Archive for March, 2013

What We Talk About When We Talk About Rob Bell

Rob Bell has a new book coming out, titled, What We Talk About When We Talk About God. From what I gather from the marketing thus far, he’s getting dangerously close to parodying himself.

First, there was a “behind the scenes” trailer, in which we learn that all those disruptive paragraph breaks are not so strategic after all. Can’t find inspiration? A third grader’s science fair note cards will suffice. Just throw in a boom box and some (extra?) monkeys.

Now, there’s a new trailer.

Notecard 1: Church is like a Passion Pit concert. Are you invited?

Notecard 2: What if the God who made the world made chicken dumplings and we’re missing everything if we fail to ask what came first? theWORLDortheDUMPLING?

Notecard 3: Fruit bats are reading Pilgrim’s Progress in a Brooklyn deli.

Notecard 4: You’ve always thought God is an Oldsmobile. But. SMART CARS.

I guess I’d go with #4, too:

I have no deep theological ponderings or critiques to offer, as the book has yet to be released and these confusing metaphors are, well, confusing enough. Read the rest of this entry »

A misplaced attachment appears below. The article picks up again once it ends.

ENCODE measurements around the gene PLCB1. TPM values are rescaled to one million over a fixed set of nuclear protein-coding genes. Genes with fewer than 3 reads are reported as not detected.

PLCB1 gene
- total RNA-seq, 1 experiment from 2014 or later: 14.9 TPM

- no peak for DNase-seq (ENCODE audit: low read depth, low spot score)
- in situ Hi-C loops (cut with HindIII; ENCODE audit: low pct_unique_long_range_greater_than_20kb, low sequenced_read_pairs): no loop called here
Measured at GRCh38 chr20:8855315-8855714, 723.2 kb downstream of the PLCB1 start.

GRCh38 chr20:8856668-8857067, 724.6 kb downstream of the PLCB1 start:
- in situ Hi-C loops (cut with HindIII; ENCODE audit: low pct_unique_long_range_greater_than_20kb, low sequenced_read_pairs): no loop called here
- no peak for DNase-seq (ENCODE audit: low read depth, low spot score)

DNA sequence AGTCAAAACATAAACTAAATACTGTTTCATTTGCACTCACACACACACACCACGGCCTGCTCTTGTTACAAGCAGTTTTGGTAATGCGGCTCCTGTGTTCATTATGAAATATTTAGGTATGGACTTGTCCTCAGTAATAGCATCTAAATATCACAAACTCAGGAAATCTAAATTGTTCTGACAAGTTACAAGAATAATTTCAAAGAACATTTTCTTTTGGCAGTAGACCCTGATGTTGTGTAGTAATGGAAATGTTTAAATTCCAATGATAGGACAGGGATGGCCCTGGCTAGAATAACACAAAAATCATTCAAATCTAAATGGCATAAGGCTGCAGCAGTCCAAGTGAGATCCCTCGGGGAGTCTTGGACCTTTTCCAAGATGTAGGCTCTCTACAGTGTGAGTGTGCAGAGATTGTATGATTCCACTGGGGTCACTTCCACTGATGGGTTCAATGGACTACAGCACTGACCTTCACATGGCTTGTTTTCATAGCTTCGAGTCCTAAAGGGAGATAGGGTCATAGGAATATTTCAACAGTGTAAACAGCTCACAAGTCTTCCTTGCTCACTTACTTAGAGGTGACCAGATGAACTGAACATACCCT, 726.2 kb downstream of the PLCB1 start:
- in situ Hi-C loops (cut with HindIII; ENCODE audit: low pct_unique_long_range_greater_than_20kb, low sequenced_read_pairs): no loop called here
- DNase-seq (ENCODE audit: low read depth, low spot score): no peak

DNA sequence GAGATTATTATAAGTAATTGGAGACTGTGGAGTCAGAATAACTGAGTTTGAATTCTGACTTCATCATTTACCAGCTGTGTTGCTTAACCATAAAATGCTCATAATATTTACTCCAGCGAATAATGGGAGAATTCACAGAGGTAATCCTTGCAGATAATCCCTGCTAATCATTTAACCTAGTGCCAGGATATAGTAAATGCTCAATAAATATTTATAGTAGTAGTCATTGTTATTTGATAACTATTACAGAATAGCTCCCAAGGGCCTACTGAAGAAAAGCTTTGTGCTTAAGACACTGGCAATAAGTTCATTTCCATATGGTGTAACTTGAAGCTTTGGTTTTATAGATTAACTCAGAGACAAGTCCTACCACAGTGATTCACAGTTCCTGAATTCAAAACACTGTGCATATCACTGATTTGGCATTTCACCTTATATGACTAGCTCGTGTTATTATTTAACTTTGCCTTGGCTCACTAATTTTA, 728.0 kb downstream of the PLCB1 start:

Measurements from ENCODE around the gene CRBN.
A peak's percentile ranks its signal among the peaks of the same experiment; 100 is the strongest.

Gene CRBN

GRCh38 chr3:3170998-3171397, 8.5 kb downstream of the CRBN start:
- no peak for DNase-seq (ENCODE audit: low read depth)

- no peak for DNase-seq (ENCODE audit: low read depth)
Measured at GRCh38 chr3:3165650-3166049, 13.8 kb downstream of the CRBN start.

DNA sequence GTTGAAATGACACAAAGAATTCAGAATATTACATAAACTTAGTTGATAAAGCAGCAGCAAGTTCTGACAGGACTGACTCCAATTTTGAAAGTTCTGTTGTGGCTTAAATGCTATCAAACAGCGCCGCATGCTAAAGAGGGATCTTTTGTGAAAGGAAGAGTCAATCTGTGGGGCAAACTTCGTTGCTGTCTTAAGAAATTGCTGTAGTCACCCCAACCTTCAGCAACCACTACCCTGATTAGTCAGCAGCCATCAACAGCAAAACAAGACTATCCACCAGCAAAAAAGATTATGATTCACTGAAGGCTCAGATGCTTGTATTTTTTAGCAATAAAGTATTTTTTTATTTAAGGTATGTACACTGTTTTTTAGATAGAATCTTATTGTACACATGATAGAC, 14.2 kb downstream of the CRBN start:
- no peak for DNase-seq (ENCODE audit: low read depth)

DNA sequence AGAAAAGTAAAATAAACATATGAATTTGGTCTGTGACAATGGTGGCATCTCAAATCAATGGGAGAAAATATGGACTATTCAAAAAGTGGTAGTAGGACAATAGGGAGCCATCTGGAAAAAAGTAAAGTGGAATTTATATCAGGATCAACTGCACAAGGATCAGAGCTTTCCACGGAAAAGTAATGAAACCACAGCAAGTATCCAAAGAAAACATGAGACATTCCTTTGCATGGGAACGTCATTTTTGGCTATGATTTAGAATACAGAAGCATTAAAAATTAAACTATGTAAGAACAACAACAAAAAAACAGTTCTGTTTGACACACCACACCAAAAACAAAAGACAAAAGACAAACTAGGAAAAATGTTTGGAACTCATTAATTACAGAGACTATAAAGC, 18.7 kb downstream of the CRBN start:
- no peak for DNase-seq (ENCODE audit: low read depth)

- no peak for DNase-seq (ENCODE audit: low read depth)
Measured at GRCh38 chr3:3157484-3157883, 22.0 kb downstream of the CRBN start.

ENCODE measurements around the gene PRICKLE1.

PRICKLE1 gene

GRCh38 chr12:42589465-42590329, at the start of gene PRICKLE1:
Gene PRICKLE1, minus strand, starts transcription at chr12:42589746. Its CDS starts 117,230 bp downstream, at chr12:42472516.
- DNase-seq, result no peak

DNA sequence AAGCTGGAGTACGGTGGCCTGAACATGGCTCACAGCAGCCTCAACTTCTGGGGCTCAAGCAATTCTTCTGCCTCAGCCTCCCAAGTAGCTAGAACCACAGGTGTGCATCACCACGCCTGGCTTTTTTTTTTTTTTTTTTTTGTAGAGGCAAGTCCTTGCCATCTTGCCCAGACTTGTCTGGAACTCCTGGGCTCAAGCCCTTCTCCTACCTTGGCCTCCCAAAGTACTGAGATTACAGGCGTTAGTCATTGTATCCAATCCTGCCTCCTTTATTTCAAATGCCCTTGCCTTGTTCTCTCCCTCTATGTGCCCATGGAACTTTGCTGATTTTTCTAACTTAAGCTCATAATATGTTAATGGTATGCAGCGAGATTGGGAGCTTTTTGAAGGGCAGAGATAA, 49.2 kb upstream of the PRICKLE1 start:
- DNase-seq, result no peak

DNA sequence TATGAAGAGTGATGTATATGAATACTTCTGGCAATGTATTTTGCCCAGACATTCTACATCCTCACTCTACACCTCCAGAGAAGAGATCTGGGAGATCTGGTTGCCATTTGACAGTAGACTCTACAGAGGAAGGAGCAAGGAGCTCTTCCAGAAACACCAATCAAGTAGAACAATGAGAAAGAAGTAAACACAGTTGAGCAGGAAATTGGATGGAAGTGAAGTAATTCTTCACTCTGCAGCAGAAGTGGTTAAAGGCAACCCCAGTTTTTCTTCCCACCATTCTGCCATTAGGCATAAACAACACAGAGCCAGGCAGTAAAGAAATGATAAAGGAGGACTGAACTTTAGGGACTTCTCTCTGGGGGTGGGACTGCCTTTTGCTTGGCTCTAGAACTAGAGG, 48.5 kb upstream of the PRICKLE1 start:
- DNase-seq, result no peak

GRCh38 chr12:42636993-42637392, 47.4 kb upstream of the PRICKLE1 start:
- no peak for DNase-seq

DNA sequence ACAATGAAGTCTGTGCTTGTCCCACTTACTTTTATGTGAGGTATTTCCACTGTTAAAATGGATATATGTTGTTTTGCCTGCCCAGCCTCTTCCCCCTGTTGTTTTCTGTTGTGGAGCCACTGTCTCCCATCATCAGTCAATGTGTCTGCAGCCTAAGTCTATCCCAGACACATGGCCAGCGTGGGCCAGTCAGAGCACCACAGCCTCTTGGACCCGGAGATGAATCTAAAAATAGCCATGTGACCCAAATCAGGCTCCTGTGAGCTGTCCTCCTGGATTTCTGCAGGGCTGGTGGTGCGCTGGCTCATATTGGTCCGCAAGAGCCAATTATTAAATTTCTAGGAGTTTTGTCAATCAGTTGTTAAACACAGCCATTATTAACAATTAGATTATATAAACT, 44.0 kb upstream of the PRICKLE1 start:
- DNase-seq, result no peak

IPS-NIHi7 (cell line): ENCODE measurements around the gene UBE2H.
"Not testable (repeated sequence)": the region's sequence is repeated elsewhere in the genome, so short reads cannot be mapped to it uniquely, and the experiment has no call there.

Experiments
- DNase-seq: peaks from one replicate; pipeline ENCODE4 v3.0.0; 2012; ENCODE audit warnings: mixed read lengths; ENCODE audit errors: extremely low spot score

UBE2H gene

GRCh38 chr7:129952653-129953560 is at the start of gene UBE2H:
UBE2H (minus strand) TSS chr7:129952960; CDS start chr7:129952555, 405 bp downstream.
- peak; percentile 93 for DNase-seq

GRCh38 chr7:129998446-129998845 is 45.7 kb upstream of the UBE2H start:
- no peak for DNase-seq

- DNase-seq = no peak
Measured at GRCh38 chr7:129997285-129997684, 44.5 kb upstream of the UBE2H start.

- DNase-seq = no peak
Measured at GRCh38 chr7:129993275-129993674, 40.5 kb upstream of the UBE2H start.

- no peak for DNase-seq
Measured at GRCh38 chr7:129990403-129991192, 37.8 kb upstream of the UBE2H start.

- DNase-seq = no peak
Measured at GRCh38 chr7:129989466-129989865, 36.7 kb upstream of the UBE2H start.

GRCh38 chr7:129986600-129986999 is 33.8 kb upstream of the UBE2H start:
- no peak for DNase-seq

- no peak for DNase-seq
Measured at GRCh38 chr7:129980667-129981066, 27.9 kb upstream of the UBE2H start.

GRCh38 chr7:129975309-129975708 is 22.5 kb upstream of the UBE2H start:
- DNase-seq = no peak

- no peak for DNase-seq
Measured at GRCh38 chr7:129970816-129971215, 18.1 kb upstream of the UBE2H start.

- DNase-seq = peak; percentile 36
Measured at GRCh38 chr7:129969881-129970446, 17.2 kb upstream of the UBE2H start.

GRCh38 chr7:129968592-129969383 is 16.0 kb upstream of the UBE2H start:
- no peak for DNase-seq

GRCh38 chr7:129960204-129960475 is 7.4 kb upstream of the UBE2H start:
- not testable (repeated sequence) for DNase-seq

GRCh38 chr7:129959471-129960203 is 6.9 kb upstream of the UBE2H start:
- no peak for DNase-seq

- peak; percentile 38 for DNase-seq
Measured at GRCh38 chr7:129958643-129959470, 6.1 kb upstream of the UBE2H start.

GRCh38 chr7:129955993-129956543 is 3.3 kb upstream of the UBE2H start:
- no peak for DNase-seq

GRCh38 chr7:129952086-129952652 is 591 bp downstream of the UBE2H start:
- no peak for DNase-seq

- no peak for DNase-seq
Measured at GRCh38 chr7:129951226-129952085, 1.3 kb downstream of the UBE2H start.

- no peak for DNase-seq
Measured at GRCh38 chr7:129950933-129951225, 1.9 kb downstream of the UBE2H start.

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Ideal Inequality?

Well, now. Whenever I try to put my finger on the “ideal” for anything—Hollywood award shows, cheeseburger ketchup-to-onion ratios, wealth distribution—I always consult “92% of Americans.”

Speaking of which, Lorie Line is currently tickling the ivories across my sound system, playing some uber-”smooth,” lowest-common-denominator instrumental rendition of “Message in a Bottle.” Not as edgy or as satisfying or as revolutionary as The Police, of course, but—according to those elevator and dentist-office maestros at Muzak—soooo ideal.

It is, I’ll admit, always refreshing when someone who views wealth as wrinkly and static also views us humans as the pre-determined, ready-and-waiting chess pieces we are. Consistency, my friends.

Can we call this “Game, Set, and Match”? Or should we stick with “Marxist Materialism”? An inspiring worldview for the powerless masses, nevertheless. Read the rest of this entry »

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